Carrying scissors in one hand and a saw in the other, Stjepan Dević prunes a tree in five minutes.
Pruning in Croatian olive groves is in full swing, and the new trend is trimming trees into a polyconic vase.
This is especially true in Dalmatia, where – unlike Istria and Tuscany – the advantages of this form of cultivation are just being discovered.
“The advantages are multiple: it facilitates pruning, protection and harvesting,” said Šime Marcelić, an assistant professor at the University of Zadar’s department of ecology, agronomy and aquaculture. “The canopy is airy and sunny. The fruits ripen more evenly.”See Also:Researchers Unveil the Latest Technologies to Help Harvest and Produce Olive Oil
The type of pruning involves trimming excess branches on trees between 80 and 120 centimeters high with three to four primary branches. This creates a smaller fertilization area suitable for a grove density of six to seven meters.
Traditional olive tree pruning results in a free-growing form; the inside of the crown dies and does not sprout its reproductive elements. Instead, these crucial parts of the tree grow on the tips of higher branches.
Over time, an “olive rainforest” is created when the highest branches of the trees start to intertwine.
In Northern Dalmatia, apart from a few exceptions, the polyconic vase is not used, even in newer plantations.
However, this is starting to change and has been spurred on by a recent demonstration and workshop held by the Association of Olive Growers of Zadar County.
Among the experts is the young agronomist Stjepan Dević, 29, from Sukošan near Zadar.
“I am grateful to Marcelić,” Dević said. “He taught me pruning and made me fall in love with olive trees.”
After completing his undergraduate studies at the University of Zadar, he worked for a few years before returning to get his Master’s degree in agrotechnical sciences.
Five years ago, he founded an olive grove with 300 trees on his grandfather’s property in Sukošan. He also bought an old olive grove with about 40 Oblica trees, which he grafted onto Oštrica, Puljka and other native varieties. “It was a miracle; they reproduced like crazy,” he said without hiding his satisfaction.
Dević also became a certified taster, started working in horticulture, and officially registered his landscape management business, Hortus Agro, in 2022.
Along with providing advice, his main job is arranging and maintaining gardens around tourist villas and facilities. “When the pruning of the olive trees is finished, I throw myself into the gardens,” he said.
Dević and his pruning partner, Toni Družijanić, demonstrated the polyconic vase method for Olive Oil Times at a grove near Zadar, reconstructing the crowns and adapting them to the new cultivation form.
According to Dević, a polyconic vase creates the best possible ratio of wood to leaf mass. He and Družijanić are pruning 120 trees in the grove into a polyconic vase.
“If the pruning of one tree takes more than 15 minutes, it means that something is being done incorrectly,” said Družijanić, a student at the University of Zadar.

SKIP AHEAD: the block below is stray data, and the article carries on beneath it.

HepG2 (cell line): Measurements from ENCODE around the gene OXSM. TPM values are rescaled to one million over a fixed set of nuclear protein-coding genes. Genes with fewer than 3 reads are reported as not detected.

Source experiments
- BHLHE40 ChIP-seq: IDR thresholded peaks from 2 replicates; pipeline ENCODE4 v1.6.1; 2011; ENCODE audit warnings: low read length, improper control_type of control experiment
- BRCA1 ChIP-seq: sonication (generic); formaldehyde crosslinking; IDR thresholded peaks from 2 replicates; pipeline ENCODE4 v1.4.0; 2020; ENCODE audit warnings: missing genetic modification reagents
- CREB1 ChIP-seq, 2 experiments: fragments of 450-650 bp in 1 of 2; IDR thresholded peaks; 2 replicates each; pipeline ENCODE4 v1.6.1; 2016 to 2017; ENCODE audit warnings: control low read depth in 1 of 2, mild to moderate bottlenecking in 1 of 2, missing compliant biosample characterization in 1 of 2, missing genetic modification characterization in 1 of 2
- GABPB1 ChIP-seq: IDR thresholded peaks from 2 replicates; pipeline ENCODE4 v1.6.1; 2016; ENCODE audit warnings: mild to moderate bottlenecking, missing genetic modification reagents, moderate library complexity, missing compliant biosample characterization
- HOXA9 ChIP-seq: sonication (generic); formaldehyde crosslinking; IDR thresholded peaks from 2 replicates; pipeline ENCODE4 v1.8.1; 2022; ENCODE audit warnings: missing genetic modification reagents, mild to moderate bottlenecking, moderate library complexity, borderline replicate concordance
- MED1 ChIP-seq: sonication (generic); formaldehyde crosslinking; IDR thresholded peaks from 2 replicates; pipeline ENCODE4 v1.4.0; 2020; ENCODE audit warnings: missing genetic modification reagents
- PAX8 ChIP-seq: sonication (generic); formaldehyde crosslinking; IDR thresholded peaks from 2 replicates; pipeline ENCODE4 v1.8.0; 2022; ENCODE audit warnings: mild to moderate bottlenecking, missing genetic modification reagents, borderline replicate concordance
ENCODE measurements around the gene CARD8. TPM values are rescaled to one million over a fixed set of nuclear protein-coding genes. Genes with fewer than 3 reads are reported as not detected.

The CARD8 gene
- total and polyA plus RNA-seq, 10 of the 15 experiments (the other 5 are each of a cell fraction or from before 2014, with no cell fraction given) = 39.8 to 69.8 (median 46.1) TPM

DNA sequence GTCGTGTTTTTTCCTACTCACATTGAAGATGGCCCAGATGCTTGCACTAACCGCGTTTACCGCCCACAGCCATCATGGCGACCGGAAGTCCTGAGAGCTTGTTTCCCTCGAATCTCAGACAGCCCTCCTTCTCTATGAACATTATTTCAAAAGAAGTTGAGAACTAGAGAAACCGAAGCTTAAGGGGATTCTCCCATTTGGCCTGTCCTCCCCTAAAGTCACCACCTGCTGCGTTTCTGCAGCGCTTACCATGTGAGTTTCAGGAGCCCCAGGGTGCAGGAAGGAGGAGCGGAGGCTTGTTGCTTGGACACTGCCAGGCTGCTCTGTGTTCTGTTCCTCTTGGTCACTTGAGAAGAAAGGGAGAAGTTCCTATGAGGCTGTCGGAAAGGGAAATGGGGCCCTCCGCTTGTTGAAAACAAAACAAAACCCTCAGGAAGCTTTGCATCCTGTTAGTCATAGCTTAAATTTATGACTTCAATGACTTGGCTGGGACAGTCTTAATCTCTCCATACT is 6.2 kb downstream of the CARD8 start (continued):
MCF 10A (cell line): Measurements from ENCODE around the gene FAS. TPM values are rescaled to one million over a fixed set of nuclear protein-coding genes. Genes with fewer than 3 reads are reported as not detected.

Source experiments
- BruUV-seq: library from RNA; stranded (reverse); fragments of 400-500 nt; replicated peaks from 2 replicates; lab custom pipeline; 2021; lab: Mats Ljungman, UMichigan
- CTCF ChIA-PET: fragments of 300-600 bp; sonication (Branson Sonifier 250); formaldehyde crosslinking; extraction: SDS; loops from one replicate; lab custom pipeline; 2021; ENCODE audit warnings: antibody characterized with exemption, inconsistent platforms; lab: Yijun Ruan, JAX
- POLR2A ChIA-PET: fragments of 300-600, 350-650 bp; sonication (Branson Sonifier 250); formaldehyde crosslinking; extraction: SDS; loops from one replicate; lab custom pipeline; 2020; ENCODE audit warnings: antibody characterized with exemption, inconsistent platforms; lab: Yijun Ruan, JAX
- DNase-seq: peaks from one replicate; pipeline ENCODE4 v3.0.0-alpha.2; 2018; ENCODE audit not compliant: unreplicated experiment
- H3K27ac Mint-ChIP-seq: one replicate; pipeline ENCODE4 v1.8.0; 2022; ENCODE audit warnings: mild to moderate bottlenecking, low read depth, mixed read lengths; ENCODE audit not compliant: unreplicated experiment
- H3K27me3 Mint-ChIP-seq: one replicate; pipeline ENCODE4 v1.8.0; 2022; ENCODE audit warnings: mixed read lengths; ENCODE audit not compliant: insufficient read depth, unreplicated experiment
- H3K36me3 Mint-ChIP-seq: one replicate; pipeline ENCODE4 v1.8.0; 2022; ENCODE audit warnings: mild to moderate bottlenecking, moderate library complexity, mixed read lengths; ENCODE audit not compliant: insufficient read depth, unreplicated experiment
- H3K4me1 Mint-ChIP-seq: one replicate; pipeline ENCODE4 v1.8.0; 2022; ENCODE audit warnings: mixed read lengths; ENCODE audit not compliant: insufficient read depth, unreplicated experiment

Appropriate equipment is also required to work quickly and with quality: good sneakers, gloves, a brimmed hat and glasses. “A stab in the eye from the spear tip of an olive leaf can be fatal,” Dević said.
The pair use the most modern tools for pruning: manual and extended electric shears and a one-handed battery saw. Each one carries scissors in one hand and the saw in the other. In five minutes, each one can adequately prune one tree.
Dević and Družijanić prune 100 to 150 olive trees daily, turning “olive deserts” into polyconic vases. Before, when they worked only with manual scissors, they barely cut 15 to 20 a day, finishing each one “dead tired and worn out,” especially since each tool must be clean and disinfected before and after pruning.
According to Dević, pruning helps reduce the load on the tree, aerates the crown and balances out wood and leaf mass.
It is best to start pruning in the second half of March when it is possible to see which buds are leafy or flowery, meaning they will bear fruit.
Dević recommends pruning at the right time. Pruning too early “wakes the tree up,” making it vulnerable to early spring cold snaps.
Like other agronomists, Dević reiterates the importance of balancing wood and leaf mass. The tree should only be a skeleton that carries the leaf mass.
The next important thing is light. Every part of the canopy should be illuminated fully, allowing uniform ripening. The fruits from top to bottom are in the same state of ripeness, instead of the fruit on the lower branches being unripe as the fruit at the top ripens.
Dević said the shape of the polyconic vase enables faster and simpler manual harvesting, especially with shakers.
Other advantages of polyconic vase pruning cited by the agronomist included reduced water needs for each tree and more efficient use of soil nutrients.
Furthermore, it is easier to carry out protection and foliar fertilization on trees pruned into conical vase form. The spray more easily disperses throughout the tree, even inside the crown.
Dević and other polyconic vase pruning evangelists argue the practice should be used more widely throughout Croatia to make the country’s olive growers more efficient.
While the first year after pruning usually sees a yield reduced by 15 to 20 percent, the increased efficiency in the future more than compensates for the first low harvest.